Carl is engaged with the Global Resilience Partnership (GRP) convened by the Rockefeller Foundation, USAID, and the Swedish development agency, Sida. The GRP is focused on experimenting with new approaches to development aid. He is co-organizer of the Keystone Actors dialogues for ocean stewardship with leading multinational seafood businesses and the SeaBos initiative, member of the independent tripartite High Level Group on Innovation Policy Management (HLG) advising the EU institutions, the Advisory Board of EAT (food, health, sustainability), Chair of the Scientific Committee of the Volvo Environment Prize and Scientific Committee of the Kenneth E. Boulding Memorial Award. He has given over 200 scientific presentations including keynotes and lectures worldwide, numerous public lectures and seminars for diverse audiences, and interviews in media. He has a long record of science, policy and practice collaboration, working with key actors from local landscapes in Sweden to international bodies and enterprises.
He started an institute for science communication, Albaeco, in the late 1990s and is genuinely engaged in the arts-science interface. He has developed several exhibitions like “Changing Matters – The Resilience Art Exhibition” 2008, “Reflections – On People and the Biosphere”, with installations at the art venue Artipelag 2014 and the Raoul Wallenberg Square 2015, Stockholm, and co-developed the exhibition Patterns of the Biosphere 2015 at Svenskt Tenn, Stockholm.
Awards and achievements:
Research news | 2017-02-27
New publication presents progress toward tools and approaches for working with diverse knowledge systems in ecosystem assessments
Research news | 2016-12-23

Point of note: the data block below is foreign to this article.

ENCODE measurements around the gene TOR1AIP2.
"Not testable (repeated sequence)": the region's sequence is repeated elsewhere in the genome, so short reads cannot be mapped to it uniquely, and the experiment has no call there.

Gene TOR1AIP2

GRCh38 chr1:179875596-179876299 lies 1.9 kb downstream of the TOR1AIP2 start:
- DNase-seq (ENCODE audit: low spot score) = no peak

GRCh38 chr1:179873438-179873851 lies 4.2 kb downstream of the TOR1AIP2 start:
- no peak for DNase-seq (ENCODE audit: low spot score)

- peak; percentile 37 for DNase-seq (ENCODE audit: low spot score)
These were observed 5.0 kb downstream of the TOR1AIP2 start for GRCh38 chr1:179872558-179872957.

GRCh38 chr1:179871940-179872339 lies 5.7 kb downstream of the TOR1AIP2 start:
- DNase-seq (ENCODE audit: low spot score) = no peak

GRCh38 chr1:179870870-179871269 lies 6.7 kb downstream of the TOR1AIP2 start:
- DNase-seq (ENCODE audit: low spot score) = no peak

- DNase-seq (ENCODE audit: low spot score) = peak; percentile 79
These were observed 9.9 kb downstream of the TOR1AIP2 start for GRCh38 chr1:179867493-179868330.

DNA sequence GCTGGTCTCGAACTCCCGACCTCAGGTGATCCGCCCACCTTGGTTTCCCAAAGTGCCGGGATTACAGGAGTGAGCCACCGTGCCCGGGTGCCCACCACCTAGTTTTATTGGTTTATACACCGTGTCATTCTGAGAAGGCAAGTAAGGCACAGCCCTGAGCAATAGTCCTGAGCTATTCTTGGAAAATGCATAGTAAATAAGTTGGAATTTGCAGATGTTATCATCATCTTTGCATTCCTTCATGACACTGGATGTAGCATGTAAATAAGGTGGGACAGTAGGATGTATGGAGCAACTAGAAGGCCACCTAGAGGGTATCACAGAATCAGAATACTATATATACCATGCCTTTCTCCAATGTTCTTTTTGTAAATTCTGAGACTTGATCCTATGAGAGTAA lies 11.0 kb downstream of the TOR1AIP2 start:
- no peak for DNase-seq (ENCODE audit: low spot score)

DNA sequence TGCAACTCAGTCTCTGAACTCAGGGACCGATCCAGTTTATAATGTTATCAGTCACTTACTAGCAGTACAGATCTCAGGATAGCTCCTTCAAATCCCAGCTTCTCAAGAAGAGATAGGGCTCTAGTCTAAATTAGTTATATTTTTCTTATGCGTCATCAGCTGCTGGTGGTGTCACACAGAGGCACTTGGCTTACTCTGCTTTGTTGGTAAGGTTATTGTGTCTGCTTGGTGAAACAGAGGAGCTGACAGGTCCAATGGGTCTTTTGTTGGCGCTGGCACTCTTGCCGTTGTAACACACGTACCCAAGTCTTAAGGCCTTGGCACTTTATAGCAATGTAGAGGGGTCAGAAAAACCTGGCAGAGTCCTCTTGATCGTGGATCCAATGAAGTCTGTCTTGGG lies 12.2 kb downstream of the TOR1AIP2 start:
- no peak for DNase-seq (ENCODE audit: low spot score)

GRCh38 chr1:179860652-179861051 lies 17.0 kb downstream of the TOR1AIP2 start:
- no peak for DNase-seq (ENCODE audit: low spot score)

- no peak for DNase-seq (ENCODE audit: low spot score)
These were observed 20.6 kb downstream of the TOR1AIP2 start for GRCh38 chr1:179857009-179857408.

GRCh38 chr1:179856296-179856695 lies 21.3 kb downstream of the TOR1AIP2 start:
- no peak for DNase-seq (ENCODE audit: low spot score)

Carl Folke, centre founder and science director, named one of the world's most cited researchers in 2016
Research news | 2016-12-14
“Keystone dialogue" between scientists and seafood-industry leaders creates breakthrough in ocean stewardship
Research news | 2016-12-01
Science director Carl Folke summarises more than 40 years of resilience research and why it is more relevant than ever
2017 - Journal / article
Indigenous peoples and local communities live in, manage and own vast areas often rich in biodiversity and critical for ecosystem services. Bridging indigenous and local knowledge systems with scientific knowledge systems is vital to enhance knowledge, practice, and ethics to move towards sustainability at multiple scales. We focus on international science-policy processes and present a framework for evidence-based guidance on...
2016 - Journal / article
Anthropogenic changes to the Earth now rival those caused by the forces of nature and have shepherded us into a new planetary epoch – the Anthropocene. Such changes include profound and often unexpected alterations to coral reef ecosystems and the services they provide to human societies. Ensuring that reefs and their services endure during the Anthropocene will require that key drivers of coral reef change – fishing, water qu...
2016 - Journal / article
Climate change, biodiversity loss, antibiotic resistance, and other global challenges pose major collective action problems: A group benefits from a certain action, but no individual has sufficient incentive to act alone. Formal institutions, e.g., laws and treaties, have helped address issues like ozone depletion, lead pollution, and acid rain. However, formal institutions are not always able to enforce collectively desirable...
2016 - Journal / article
Humanity has emerged as a major force in the operation of the biosphere. The focus is shifting from the environment as externality to the biosphere as precondition for social justice, economic development, and sustainability. In this article, we exemplify the intertwined nature of social-ecological systems and emphasize that they operate within, and as embedded parts of the biosphere and as such coevolve with and depend on it...